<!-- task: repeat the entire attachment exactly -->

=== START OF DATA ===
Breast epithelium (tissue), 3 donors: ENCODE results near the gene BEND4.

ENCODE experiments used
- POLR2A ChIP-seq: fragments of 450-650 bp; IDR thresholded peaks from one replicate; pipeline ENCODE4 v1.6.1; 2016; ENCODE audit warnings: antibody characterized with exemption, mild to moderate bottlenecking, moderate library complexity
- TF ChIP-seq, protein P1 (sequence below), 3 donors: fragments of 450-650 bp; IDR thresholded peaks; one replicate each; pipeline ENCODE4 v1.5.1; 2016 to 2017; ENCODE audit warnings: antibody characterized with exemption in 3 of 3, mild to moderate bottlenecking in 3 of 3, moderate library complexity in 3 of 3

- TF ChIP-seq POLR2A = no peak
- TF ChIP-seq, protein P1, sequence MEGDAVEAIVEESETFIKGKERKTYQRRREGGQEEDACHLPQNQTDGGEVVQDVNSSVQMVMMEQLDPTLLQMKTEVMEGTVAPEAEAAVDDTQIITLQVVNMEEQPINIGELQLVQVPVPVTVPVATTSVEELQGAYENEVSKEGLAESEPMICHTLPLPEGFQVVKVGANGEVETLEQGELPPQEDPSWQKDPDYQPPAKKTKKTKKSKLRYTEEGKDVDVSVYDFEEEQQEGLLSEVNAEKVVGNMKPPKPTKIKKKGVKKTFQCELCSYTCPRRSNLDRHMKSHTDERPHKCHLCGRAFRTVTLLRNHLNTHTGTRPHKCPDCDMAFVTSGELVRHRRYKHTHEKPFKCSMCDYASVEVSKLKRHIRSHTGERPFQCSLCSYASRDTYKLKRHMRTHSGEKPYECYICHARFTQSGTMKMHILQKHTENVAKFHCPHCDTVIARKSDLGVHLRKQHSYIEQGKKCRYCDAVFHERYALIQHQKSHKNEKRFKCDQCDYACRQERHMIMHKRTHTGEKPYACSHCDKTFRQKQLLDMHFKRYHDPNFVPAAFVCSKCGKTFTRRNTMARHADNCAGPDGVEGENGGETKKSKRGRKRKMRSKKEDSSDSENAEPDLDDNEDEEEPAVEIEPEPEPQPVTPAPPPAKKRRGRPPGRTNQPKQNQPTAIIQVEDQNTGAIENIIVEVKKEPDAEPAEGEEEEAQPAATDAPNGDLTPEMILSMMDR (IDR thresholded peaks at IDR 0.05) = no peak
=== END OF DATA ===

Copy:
Breast epithelium (tissue), 3 donors: ENCODE results near the gene BEND4.

ENCODE experiments used
- POLR2A ChIP-seq: fragments of 450-650 bp; IDR thresholded peaks from one replicate; pipeline ENCODE4 v1.6.1; 2016; ENCODE audit warnings: antibody characterized with exemption, mild to moderate bottlenecking, moderate library complexity
- TF ChIP-seq, protein P1 (sequence below), 3 donors: fragments of 450-650 bp; IDR thresholded peaks; one replicate each; pipeline ENCODE4 v1.5.1; 2016 to 2017; ENCODE audit warnings: antibody characterized with exemption in 3 of 3, mild to moderate bottlenecking in 3 of 3, moderate library complexity in 3 of 3

- TF ChIP-seq POLR2A = no peak
- TF ChIP-seq, protein P1, sequence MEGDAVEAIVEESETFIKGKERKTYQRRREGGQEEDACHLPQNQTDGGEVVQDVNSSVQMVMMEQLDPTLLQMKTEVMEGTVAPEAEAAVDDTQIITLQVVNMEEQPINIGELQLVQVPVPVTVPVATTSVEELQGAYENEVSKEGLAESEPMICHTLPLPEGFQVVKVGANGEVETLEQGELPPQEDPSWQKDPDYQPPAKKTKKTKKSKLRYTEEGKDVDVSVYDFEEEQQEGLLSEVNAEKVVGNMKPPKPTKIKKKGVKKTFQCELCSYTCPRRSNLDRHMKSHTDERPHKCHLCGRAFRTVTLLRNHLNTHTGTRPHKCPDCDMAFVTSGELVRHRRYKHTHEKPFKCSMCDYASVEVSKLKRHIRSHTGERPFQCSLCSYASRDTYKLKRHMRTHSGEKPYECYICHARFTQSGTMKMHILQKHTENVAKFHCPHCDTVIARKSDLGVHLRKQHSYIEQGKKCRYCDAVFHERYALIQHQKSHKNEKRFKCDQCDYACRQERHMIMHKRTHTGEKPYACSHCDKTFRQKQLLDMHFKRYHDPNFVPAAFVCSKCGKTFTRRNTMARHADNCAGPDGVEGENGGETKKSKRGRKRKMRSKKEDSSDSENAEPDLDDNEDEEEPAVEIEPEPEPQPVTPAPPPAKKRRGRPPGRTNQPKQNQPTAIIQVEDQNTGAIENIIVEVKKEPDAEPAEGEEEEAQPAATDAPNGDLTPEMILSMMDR (IDR thresholded peaks at IDR 0.05) = no peak